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Explaining the US presence in the Indo-Pacific: Marxist-Gramscian-Kautskyian approaches

Parmar, I. ORCID: 0000-0001-8688-9020 & Nouri, B. (2023). Explaining the US presence in the Indo-Pacific: Marxist-Gramscian-Kautskyian approaches. In: Turner, Oliver, Nymalm, Nicola & Aslam, Wali (Eds.), The Routledge handbook of US Foreign Policy in the Indo-Pacific. . Routledge. doi: 10.4324/9781003018322


This chapter conceptualises the US’s position and role in the Indo-Pacific by advancing a theoretical approach that synthesises the Gramscian approach to hegemony with Karl Kautsky’s concept of ‘ultra-imperialism’. Key recent-past events are explored to illustrate the theoretical approach, arguing it provides a better explanation of the dynamics of US relations with Indo-Pacific states, and Sino–US relations, than realist and liberal arguments. Regarding Sino–US relations, the Gramscian-Kautskyian argument advocates that the US and China are more intricately interconnected and interdependent than realists and liberals allow, thus critically influencing the trajectory of the relationship. The deeply embedded drivers and maintenance mechanisms of this interconnectedness and interdependency – transnational elite knowledge networks underpinned by ultra-imperial shared ruling class interests in the US and China – not only maintain a balance of power that favours the US, but manage and block threats to the order simultaneously. As a result, we argue that turbulence and heated rhetoric in the relationship is counter-balanced by deep and broad interdependencies. This maintains co-operation across numerous domains as determined by the balance of power between dominant states. Such interdependencies, while competitive, help moderate competition via common rules and norms, and through official and unofficial diplomacy. We argue that conceptualising US hegemony as consisting of transnational elite knowledge networks, in which are embedded key elements of the power elites of other great powers, best explains Sino–US relations’ ‘ups and downs’ as two interdependent powers jostling for position while cooperating on several fronts. The Gramscian–Kautskyian perspective also explains the domestic sources of class-based turbulence in the relationship, as elite knowledge networks manage popular opposition to the effects of globalised interdependence and the redistributions of work that lead to economic change, and rising inequalities.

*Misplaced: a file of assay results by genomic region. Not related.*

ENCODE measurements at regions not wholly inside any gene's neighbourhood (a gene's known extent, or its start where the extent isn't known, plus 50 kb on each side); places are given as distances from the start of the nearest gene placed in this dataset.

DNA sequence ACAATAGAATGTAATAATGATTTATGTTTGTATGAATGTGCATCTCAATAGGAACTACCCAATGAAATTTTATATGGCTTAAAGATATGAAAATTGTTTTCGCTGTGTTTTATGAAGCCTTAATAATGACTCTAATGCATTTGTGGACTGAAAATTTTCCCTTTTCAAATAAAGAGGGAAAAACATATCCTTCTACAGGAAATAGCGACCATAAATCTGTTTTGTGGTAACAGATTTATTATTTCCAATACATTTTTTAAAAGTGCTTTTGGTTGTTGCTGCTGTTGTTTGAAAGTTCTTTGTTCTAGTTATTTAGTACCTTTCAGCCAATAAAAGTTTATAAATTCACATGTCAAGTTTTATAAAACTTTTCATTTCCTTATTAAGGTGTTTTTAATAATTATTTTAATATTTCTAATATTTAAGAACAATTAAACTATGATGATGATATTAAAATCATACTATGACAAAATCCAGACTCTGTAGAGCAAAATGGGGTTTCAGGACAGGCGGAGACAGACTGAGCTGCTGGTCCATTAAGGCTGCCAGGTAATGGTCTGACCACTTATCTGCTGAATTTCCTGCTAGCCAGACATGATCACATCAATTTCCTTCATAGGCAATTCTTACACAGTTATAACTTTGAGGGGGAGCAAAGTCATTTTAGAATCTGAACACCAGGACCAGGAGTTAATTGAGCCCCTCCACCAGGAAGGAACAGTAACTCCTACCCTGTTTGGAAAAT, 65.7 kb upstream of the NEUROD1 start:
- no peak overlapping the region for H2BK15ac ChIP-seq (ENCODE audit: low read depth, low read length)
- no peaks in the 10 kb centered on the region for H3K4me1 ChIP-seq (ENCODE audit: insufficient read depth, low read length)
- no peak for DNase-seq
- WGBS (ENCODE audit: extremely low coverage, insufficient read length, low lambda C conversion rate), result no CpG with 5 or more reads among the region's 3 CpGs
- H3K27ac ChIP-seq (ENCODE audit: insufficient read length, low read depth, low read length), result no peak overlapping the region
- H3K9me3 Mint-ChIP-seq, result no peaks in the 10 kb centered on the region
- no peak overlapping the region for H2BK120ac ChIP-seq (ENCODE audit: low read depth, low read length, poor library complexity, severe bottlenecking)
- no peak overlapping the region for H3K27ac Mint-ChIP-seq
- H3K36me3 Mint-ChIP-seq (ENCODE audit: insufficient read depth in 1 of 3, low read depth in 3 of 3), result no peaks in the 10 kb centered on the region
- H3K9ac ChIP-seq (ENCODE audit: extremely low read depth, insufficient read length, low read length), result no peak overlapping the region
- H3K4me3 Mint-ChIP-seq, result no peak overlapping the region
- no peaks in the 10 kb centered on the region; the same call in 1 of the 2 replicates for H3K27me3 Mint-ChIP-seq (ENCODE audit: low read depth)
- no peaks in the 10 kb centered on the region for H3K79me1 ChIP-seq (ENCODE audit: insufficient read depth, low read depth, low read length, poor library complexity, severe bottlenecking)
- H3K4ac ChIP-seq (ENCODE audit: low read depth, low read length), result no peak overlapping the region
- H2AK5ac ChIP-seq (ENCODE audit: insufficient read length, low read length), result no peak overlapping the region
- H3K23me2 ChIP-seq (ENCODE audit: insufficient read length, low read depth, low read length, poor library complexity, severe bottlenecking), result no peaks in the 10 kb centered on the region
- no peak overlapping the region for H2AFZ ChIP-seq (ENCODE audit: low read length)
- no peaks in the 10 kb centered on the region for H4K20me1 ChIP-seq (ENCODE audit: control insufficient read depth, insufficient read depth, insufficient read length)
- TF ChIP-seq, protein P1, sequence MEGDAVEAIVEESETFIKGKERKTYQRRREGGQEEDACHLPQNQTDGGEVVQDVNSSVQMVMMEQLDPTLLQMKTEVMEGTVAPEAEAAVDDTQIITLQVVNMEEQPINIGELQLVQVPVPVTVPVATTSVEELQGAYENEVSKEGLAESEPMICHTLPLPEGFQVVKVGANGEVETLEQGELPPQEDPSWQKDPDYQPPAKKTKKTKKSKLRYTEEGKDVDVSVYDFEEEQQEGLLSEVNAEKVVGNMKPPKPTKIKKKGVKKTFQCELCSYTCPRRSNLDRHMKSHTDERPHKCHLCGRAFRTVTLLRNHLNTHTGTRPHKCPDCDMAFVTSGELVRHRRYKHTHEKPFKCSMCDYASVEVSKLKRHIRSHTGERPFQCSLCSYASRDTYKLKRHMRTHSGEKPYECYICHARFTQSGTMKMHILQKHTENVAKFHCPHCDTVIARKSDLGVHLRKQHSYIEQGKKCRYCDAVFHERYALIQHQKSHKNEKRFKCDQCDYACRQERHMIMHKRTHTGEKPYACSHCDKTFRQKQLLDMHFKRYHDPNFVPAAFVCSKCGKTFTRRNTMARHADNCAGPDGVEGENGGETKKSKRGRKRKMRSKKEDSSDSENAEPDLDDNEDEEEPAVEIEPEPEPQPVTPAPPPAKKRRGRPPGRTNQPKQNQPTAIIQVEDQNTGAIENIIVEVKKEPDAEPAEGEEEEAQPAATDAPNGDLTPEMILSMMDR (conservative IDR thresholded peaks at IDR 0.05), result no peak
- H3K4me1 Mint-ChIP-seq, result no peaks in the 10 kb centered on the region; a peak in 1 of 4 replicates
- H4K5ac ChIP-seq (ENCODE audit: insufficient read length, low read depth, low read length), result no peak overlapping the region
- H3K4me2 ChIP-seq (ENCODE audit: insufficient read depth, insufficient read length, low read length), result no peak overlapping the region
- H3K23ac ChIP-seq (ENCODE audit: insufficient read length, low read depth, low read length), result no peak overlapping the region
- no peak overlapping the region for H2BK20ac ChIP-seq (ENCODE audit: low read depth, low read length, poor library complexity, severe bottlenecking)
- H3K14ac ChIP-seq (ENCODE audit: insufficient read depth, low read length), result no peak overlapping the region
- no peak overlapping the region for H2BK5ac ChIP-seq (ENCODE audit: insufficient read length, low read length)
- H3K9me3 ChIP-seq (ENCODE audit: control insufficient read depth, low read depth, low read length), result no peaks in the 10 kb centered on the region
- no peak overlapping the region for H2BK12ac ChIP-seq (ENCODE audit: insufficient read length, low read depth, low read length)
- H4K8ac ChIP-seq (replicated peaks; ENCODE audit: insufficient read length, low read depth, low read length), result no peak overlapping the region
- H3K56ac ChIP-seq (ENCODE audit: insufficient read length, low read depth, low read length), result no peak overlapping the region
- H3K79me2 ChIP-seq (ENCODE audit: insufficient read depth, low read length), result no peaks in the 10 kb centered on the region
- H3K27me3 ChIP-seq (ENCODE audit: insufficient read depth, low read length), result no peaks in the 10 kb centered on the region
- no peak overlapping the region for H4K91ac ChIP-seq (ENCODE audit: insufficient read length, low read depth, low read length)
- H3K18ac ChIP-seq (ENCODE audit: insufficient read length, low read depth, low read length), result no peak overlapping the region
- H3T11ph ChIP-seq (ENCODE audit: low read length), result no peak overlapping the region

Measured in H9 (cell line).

Publication Type: Book Section
Additional Information: This is an Accepted Manuscript of a book chapter published by Routledge in The Routledge handbook of US Foreign Policy in the Indo-Pacific on 30 December 2022, available online: 10.4324/9781003018322
Subjects: J Political Science > JZ International relations
Departments: School of Policy & Global Affairs > International Politics
[thumbnail of Handbook ABSOLUTE FINALE (003).pdf] Text - Accepted Version
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